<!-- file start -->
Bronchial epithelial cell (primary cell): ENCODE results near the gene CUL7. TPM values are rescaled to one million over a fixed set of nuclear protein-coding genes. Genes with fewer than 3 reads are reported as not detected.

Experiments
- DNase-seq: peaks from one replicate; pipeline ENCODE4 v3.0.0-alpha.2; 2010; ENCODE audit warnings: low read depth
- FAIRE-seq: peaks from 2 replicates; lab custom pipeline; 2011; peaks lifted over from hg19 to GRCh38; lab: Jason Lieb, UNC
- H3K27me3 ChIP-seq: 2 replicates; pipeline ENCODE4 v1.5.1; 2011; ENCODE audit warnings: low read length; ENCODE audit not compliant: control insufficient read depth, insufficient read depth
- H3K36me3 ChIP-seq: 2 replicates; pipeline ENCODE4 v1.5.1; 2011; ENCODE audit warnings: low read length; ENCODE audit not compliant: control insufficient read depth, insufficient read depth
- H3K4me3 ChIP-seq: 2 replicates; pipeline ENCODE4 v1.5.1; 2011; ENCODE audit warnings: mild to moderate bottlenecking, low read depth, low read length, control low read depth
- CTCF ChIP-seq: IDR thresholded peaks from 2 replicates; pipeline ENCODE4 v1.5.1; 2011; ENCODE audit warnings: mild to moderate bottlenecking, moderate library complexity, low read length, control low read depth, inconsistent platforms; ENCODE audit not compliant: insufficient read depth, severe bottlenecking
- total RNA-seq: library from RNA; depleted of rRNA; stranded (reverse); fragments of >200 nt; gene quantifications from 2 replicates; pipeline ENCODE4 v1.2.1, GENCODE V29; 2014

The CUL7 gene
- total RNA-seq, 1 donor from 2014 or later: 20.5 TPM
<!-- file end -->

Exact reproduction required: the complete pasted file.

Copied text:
Bronchial epithelial cell (primary cell): ENCODE results near the gene CUL7. TPM values are rescaled to one million over a fixed set of nuclear protein-coding genes. Genes with fewer than 3 reads are reported as not detected.

Experiments
- DNase-seq: peaks from one replicate; pipeline ENCODE4 v3.0.0-alpha.2; 2010; ENCODE audit warnings: low read depth
- FAIRE-seq: peaks from 2 replicates; lab custom pipeline; 2011; peaks lifted over from hg19 to GRCh38; lab: Jason Lieb, UNC
- H3K27me3 ChIP-seq: 2 replicates; pipeline ENCODE4 v1.5.1; 2011; ENCODE audit warnings: low read length; ENCODE audit not compliant: control insufficient read depth, insufficient read depth
- H3K36me3 ChIP-seq: 2 replicates; pipeline ENCODE4 v1.5.1; 2011; ENCODE audit warnings: low read length; ENCODE audit not compliant: control insufficient read depth, insufficient read depth
- H3K4me3 ChIP-seq: 2 replicates; pipeline ENCODE4 v1.5.1; 2011; ENCODE audit warnings: mild to moderate bottlenecking, low read depth, low read length, control low read depth
- CTCF ChIP-seq: IDR thresholded peaks from 2 replicates; pipeline ENCODE4 v1.5.1; 2011; ENCODE audit warnings: mild to moderate bottlenecking, moderate library complexity, low read length, control low read depth, inconsistent platforms; ENCODE audit not compliant: insufficient read depth, severe bottlenecking
- total RNA-seq: library from RNA; depleted of rRNA; stranded (reverse); fragments of >200 nt; gene quantifications from 2 replicates; pipeline ENCODE4 v1.2.1, GENCODE V29; 2014

The CUL7 gene
- total RNA-seq, 1 donor from 2014 or later: 20.5 TPM